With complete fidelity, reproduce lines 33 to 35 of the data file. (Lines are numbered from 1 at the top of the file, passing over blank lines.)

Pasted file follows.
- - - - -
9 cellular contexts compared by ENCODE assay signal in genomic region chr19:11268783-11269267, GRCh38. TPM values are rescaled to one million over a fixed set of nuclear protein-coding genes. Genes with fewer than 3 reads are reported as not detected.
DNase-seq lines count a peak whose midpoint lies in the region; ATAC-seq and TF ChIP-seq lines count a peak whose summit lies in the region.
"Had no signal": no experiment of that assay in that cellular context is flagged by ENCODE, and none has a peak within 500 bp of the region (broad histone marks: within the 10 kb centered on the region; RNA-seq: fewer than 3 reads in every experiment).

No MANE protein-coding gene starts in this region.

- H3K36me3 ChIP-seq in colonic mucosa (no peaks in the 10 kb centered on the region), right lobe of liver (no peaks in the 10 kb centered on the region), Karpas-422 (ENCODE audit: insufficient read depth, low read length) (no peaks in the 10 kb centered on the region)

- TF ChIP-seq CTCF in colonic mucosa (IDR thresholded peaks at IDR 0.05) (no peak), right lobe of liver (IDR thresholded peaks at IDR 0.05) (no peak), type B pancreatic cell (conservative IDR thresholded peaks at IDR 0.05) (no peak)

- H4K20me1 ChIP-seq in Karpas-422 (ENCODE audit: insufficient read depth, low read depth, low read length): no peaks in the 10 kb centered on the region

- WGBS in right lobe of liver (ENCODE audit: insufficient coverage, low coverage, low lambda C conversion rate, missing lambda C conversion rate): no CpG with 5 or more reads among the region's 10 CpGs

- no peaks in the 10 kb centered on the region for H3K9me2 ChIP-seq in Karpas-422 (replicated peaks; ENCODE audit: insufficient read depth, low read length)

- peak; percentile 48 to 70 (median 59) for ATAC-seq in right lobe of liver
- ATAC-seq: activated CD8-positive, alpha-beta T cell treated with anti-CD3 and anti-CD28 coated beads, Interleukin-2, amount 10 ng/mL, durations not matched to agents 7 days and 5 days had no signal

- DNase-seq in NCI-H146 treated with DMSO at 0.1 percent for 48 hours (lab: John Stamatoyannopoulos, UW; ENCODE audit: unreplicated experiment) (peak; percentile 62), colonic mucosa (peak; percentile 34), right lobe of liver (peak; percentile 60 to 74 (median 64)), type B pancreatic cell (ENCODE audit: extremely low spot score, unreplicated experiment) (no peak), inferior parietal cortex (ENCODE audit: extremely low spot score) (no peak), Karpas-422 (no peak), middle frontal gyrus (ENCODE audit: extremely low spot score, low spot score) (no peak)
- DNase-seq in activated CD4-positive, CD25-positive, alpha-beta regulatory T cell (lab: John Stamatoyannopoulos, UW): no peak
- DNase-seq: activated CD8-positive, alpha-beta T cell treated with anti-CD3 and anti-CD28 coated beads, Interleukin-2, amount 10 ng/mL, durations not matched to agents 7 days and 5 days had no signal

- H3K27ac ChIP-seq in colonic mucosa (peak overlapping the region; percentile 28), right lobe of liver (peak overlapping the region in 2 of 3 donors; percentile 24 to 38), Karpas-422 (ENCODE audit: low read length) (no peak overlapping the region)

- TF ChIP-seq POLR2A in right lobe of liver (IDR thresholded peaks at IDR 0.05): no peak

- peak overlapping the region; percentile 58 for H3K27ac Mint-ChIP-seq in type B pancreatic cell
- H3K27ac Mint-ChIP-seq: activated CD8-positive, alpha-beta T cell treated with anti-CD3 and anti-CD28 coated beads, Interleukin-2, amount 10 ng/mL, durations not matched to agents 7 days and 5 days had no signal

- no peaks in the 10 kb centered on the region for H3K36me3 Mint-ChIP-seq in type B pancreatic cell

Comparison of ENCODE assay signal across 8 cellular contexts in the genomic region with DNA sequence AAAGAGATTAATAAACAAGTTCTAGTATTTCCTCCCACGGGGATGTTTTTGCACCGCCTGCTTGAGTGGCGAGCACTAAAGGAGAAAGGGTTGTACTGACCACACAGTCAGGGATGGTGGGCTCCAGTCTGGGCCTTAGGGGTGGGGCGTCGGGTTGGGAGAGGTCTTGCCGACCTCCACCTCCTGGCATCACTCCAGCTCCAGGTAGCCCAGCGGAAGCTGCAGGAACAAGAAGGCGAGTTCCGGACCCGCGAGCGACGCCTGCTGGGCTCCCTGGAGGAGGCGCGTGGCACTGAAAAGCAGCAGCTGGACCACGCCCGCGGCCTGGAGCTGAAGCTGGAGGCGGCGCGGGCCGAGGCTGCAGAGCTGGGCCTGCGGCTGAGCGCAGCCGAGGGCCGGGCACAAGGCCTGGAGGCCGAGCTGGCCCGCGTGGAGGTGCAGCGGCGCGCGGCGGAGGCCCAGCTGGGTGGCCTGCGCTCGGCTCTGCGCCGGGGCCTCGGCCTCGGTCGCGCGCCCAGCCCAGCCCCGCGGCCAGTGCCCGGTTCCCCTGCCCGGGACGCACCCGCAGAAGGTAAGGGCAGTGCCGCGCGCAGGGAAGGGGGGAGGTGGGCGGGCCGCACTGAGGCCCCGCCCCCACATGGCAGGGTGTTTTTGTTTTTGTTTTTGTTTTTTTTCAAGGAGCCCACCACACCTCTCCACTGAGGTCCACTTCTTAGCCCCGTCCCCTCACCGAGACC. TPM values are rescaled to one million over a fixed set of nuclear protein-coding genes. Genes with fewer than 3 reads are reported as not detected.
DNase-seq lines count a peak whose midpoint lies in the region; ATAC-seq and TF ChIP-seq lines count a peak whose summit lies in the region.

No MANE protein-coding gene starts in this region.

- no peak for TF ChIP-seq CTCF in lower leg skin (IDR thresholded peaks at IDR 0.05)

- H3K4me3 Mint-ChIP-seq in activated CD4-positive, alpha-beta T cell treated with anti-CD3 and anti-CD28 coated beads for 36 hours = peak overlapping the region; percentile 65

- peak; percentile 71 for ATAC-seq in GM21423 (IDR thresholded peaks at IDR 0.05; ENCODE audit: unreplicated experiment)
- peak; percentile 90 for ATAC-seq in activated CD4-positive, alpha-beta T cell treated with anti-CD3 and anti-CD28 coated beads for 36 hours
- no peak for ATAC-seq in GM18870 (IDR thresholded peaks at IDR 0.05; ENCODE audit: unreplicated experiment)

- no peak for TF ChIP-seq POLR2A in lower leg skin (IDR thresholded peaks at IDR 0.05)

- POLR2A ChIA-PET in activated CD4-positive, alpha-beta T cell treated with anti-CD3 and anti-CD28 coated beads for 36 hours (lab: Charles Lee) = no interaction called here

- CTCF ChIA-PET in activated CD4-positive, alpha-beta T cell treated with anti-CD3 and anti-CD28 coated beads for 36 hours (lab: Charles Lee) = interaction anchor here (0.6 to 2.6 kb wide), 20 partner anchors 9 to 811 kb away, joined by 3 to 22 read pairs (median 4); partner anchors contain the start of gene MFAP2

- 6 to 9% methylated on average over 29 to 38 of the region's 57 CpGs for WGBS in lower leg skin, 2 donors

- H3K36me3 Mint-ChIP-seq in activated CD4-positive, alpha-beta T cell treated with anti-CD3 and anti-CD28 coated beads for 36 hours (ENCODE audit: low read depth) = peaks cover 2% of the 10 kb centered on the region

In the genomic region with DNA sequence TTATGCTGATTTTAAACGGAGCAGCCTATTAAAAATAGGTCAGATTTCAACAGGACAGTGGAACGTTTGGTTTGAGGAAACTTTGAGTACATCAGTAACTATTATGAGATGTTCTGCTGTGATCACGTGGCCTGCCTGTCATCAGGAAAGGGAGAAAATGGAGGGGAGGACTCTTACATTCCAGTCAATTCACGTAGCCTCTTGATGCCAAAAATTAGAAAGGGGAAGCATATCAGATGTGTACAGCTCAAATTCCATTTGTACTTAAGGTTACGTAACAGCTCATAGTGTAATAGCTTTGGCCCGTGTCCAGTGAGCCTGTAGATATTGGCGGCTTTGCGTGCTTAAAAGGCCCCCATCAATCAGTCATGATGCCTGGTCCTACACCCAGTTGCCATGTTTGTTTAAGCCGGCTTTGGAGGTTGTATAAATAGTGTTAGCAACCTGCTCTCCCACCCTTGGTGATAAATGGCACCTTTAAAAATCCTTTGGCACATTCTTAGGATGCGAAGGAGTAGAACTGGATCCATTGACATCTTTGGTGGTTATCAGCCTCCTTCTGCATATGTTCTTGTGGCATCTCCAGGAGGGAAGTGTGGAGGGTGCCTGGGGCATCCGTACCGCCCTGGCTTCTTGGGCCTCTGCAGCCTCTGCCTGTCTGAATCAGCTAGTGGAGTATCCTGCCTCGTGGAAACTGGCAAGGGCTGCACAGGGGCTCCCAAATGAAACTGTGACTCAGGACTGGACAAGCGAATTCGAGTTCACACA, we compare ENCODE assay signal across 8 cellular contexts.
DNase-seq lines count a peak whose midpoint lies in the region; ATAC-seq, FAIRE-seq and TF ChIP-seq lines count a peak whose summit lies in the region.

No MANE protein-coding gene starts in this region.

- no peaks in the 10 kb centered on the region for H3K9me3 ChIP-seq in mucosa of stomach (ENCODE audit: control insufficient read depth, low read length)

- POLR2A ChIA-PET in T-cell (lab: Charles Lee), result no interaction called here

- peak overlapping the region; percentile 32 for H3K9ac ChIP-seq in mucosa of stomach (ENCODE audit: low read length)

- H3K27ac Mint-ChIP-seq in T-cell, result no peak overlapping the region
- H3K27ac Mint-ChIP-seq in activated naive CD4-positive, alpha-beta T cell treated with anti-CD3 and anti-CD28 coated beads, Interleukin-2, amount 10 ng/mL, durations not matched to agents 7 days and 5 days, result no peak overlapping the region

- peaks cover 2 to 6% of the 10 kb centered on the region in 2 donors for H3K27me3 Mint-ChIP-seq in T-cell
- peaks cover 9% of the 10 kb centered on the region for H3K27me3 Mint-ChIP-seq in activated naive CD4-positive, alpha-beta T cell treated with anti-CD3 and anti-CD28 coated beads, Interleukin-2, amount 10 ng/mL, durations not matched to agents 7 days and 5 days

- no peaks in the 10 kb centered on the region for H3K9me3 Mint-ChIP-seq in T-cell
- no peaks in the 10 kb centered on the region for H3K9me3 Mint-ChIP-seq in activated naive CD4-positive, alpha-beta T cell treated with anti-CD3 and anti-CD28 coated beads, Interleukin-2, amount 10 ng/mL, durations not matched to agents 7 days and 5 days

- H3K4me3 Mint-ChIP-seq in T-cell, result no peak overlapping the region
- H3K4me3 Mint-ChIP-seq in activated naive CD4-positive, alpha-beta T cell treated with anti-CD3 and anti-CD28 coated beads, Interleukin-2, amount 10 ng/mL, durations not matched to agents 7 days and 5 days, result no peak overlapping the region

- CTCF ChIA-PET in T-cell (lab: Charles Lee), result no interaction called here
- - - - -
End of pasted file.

In the genomic region with DNA sequence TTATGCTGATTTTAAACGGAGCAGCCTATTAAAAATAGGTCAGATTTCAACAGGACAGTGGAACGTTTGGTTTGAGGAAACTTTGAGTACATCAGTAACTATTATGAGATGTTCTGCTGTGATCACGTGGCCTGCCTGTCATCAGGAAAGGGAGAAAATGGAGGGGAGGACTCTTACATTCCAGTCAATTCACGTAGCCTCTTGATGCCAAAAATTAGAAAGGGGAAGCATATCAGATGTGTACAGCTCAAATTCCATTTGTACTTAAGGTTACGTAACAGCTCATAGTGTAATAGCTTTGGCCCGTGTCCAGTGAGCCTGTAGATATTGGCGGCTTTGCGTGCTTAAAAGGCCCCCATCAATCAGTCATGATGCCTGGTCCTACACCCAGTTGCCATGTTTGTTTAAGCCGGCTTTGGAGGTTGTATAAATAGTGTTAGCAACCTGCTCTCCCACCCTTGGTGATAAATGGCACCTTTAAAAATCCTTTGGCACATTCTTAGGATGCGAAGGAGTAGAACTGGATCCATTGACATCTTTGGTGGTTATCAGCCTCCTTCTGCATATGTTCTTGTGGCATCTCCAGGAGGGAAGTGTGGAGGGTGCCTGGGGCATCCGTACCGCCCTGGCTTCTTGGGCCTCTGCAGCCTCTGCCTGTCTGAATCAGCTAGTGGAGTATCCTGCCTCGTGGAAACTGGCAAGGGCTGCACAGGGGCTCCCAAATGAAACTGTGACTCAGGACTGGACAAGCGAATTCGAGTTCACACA, we compare ENCODE assay signal across 8 cellular contexts.
DNase-seq lines count a peak whose midpoint lies in the region; ATAC-seq, FAIRE-seq and TF ChIP-seq lines count a peak whose summit lies in the region.

No MANE protein-coding gene starts in this region.